The Public Health Disparities Geocoding Project Monograph Geocoding and Monitoring US Socioeconomic Inequalities in Health: An introduction to using area-based socioeconomic measures
 WHY? READ MORE HOW TO TRY IT OUT! TOOLS Executive Summary Introduction Publications Geocoding Generating ABSMs Analytic Methods Multi-level Modeling Visual Display Case Example U.S. Census Tract Poverty Data
 STEP BY STEP COMPARISON A step by step comparison of each task of the Case Example, the relevant section of Analytic Methods, and sample SAS code (click here for a pdf version of all 8 steps) Step by Step 1 Step by Step 2 Step by Step 3 Step by Step 4 Step by Step 5 Step by Step 6 Step by Step 7 Step by Step 8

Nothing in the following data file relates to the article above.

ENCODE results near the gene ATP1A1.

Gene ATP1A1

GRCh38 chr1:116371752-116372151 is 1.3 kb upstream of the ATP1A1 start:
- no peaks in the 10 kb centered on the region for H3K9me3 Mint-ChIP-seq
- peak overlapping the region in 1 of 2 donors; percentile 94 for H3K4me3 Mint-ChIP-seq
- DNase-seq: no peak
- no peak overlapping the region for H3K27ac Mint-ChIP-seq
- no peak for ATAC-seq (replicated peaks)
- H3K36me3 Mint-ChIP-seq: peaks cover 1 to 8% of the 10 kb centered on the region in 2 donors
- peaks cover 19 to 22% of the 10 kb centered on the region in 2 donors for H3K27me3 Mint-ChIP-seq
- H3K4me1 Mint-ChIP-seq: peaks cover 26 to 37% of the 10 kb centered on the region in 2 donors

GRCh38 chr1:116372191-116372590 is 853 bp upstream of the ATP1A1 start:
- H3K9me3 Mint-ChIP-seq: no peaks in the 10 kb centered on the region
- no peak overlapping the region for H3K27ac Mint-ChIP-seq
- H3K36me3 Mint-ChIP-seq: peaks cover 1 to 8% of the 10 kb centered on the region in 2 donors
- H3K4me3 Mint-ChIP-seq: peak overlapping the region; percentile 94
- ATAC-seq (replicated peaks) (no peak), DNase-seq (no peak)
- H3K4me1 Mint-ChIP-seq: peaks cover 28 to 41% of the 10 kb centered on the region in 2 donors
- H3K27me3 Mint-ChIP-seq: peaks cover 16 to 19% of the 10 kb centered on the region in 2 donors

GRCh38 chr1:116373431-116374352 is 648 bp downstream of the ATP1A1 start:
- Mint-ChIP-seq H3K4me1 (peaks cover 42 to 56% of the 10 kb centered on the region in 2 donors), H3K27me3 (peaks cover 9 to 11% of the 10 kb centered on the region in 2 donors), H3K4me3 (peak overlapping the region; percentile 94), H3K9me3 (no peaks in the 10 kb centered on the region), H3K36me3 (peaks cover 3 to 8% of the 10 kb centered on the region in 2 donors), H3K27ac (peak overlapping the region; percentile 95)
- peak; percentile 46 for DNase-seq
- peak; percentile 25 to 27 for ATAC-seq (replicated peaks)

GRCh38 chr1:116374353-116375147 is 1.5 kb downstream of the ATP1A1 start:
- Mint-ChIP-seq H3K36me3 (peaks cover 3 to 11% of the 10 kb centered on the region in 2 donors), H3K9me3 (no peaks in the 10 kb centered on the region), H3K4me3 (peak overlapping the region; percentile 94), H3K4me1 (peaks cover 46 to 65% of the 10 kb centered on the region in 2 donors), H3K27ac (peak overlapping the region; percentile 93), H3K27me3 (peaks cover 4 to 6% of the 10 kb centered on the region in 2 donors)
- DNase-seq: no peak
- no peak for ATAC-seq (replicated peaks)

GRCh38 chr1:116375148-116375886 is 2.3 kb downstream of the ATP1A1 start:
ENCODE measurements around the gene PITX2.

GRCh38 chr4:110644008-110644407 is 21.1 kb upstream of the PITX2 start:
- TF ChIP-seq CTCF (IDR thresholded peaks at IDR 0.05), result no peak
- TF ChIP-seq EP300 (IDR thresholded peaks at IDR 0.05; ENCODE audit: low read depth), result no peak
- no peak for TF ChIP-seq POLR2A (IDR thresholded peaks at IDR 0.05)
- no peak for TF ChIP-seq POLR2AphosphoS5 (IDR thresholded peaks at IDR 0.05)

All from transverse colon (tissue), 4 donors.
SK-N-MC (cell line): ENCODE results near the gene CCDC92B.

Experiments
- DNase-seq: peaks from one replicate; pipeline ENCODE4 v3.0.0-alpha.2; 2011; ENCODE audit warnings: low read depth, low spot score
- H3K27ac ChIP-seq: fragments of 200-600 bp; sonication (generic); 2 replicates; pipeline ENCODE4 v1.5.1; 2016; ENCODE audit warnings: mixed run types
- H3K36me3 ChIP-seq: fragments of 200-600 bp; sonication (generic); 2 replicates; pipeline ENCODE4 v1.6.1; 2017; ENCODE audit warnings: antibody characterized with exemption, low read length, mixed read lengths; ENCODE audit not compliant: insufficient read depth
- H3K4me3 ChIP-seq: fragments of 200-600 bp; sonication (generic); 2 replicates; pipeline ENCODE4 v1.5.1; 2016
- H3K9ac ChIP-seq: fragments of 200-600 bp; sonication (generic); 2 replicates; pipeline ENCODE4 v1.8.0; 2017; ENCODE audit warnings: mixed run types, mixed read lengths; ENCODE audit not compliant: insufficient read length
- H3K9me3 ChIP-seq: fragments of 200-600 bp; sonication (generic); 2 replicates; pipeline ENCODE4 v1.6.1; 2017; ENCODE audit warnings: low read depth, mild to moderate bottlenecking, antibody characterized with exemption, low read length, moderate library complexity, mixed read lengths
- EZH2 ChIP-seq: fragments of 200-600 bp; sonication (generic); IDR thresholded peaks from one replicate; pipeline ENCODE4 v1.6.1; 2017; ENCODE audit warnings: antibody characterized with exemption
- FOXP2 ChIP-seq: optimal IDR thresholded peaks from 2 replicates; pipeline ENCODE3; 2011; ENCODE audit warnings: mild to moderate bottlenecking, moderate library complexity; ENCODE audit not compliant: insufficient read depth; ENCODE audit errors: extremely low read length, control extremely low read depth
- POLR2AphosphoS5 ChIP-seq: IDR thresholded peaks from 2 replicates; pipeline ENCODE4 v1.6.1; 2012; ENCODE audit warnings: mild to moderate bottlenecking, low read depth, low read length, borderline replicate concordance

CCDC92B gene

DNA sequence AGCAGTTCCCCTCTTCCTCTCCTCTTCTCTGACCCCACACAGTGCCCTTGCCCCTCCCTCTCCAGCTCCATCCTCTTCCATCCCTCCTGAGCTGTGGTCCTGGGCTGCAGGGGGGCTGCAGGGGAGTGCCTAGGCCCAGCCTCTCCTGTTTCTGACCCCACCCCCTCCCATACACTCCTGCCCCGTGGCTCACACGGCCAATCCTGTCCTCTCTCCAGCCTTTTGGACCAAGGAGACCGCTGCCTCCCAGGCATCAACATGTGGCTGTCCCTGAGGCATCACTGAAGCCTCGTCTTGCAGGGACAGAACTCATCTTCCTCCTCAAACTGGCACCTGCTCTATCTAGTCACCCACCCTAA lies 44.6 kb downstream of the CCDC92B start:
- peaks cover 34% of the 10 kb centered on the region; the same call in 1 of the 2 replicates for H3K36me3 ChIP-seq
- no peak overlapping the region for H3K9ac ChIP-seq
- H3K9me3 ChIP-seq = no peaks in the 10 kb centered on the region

Step 5: For each category of CT poverty, calculate the age-standardized incidence rate, using the year 2000 standard million. CASE EXAMPLE ANALYTIC METHODS SAS PROGRAMMING click here to download SAS program In order to do this: a. Aggregate the numerator and denominator within each age X CT poverty stratum, across all census tracts. b. Exclude cases and denominator where CT poverty is missing. c. Merge with the year 2000 standard million in five age categories. d. Calculate the age-standardized incidence rate standardized to the year 2000 standard million, and the corresponding “gamma” confidence intervals for the direct standardized rates. 1. Age-standardized incidence rates The standard practice of public health departments in reporting population rates of mortality and disease incidence is to calculate age-standardized rates, which facilitates comparisons between regions or subgroups of interest. The age-standardized rate is interpretable as the rate that would be observed in a population if that population had the same age distribution as a given reference population. Direct standardized rates are obtained by applying the age-specific incidence rates observed in the area or subgroup of interest to a standard age distribution, such as the year 2000 standard million.1 For our project, we used five broad age categories to age standardize, in order to obtain more stable rates in each age stratum, particularly for outcomes with sparse data. If cases`j` represents the number of cases in age group j of the group or region of interest and pop`j` represents the population associated with that age group, then the standardized rate IR`st` for the group or region is ************************************************************* CREATE DATASET WITH STANDARD MILLION FOR AGE STANDARDIZATION (IN FIVE CATEGORIES) 0-14 15-24 25-44 45-64 65+ *************************************************************; data stdrd ; input agecat y1940 y1970 y1980 y1990 y2000 ; cards ; 1 250416 284926 226401 215383 214700 2 181677 174405 187542 147860 138646 3 301303 236183 276838 324695 298186 4 198105 205746 196440 186446 222081 5 68499 98740 112779 125616 126387 ; RUN ; PROC SORT DATA=Step4 ; BY AGECAT CINDPOV ; run ; DATA Step5a ; SET Step4 ; WHERE CINDPOV^=. ; BY AGECAT CINDPOV ; retain NMR DNM ; if first.CINDPOV then do ; NMR=0 ; DNM=0 ; end ; NMR=NMR+NUMER ; DNM=DNM+DENOM ; if last.CINDPOV then DO ; output ; END ; DROP AREAKEY NUMER DENOM ; RUN ; DATA Step5b ; MERGE Step5a (in=ina) stdrd (in=inb) ; BY AGECAT ; if ina and inb ; w_i=y2000/1000000 ; IR_i=NMR/DNM ; varpy_i=NMR/DNM**2 ; RUN ; proc sort data=Step5b ; BY CINDPOV ; run ; data Step5c ; SET Step5b ; by CINDPOV ; ************************************ IRW=weighted incidence rate VARPY=part of person-time variance VARPYW=weighted person-time variance SUMWI=sum of weights CRDEN=crude denominator WMAX=maximum weight (for gamma CI) ************************************; retain IRW VARPY VARPYW SUMWI WMAX CRNUM CRDEN ; if first.CINDPOV then do ; IRW=0 ; VARPYW=0 ; VARPY=0 ; SUMWI=0 ; CRNUM=0 ; CRDEN=0; WMAX=0 ; end ; IRW=IRW + (W_I*IR_I) ; VARPY=VARPY + ((W_I**2)*VARPY_I) ; SUMWI=SUMWI + W_I ; CRNUM=CRNUM+NMR ; CRDEN=CRDEN+DNM ; WMAX=MAX(WMAX,W_I/DNM) ; if last.CINDPOV then do ; VARPYW=VARPY/(SUMWI**2) ; ******************************** LOWER 95% GAMMA INTERVAL LGAM gives the 95% gamma interval using the formula given by Fay and Feuer. LGAM2 gives the 95% gamma interval using the formula given Anderson and Rosenberg. ***NOTE: FOR LGAM2 AND UGAM2, HAVE NOW PROGRAMMED OPTIONS FOR IRW=0 VARPYW=0 I.E. USE INVERSE CHI SQUARE DISTRIBUTION CINV(0.975,2) AND DIVIDE BY DENOMINATOR TO GET UPPER LIMIT ON RATE References: Fay MP, Feuer EJ. Confidence intervals for directly standardized rates: a method based on the gamma distribution. Statistics in Medicine 1997,16:791-801. Anderson RN, Rosenberg HM. Age standardization of death rates: implementation of the year 2000 standard. National Vital Statistics Reports: Vol 37, No. 3. Hyattsville, MD: National Center for Health Statistics, 1998. ********************************; LGAM=(VARPYW/(2*IRW)) * CINV(0.025,((2*(IRW**2))/VARPYW)) ; IF IRW=0 AND VARPYW=0 THEN DO ; LGAM2=0 ; END ; ELSE LGAM2=(VARPYW/IRW) * GAMINV(0.025,((IRW**2)/VARPYW)) ; ******************************** UPPER 95% GAMMA UGAM gives the 95% gamma interval using the formula given by Fay and Feuer. UGAM2 gives the 95% gamma interval using the formula given Anderson and Rosenberg. ********************************; UGAM=((VARPYW + (WMAX**2))/2*(IRW+WMAX)) * CINV(0.975,((2*((IRW + WMAX)**2))/(VARPYW + (WMAX**2)))) ; IF IRW=0 AND VARPYW=0 THEN DO ; UGAM2=(0.5 * CINV(0.975,2))/CRDEN ; END ; ELSE UGAM2=(VARPYW/IRW) * GAMINV(0.975,(((IRW**2)/VARPYW) + 1)) ; ******************************** REGULAR CONFIDENCE LIMITS ******************************** ; LO95 = IRW - (1.96*SQRT(VARPYW)) ; HI95 = IRW + (1.96*SQRT(VARPYW)) ; OUTPUT ; end ; proc print ; var CINDPOV IRW LGAM2 UGAM2 ; run ; where w`j` is the weight associated with category j in the reference (standardizing) population (e.g. the population size or the proportion of the total population). The estimated variance of the standardized rate is given by: (When the w`j`s are proportions, then and ). 2. Confidence intervals for directly standardized rates Traditional confidence limits for the direct standardized rates are based on the normal distribution and require large cell counts. In our analyses, we found that they can also occasionally result in “impossible” lower limits that are less than zero. Because of this, we adopted an alternate method for calculating the confidence limits based on the inverse gamma function.2 This method assumes that the direct standardized rate is a linear combination of independent Poisson random variables. Assuming that this linear combination is also follows a Poisson distribution, the age-standardized rate E(X) = x follows a gamma distribution as follows: where x is the age-standardized rate (IR`st` as estimated above) and v is its variance, as described above. Converting this to the gamma distribution in its standard form, i.e. where b=1, this yields which greatly simplifies calculations. Then the lower confidence limit for is given by and the upper confidence limit for is given by where is a continuity correction necessitated by using a continuous distribution to estimate confidence limits for a discrete random variable. Increasing the number of events by 1 in an age stratum i results in a increase in the age-standardized rate. If k`j` is constant for all age intervals, then k`j`=k. However, since the values for w`j` and pop`j` typically vary across age strata, it is unclear what value of k to use. A very conservative upper limit can be obtained by using the maximum value of k`j` = k`m`. However, following the recommendation of the NCHS, we used a close approximation that alleviates the need to calculate k`m`: To transform these intervals to obtain the desired confidence limits for X, we use and .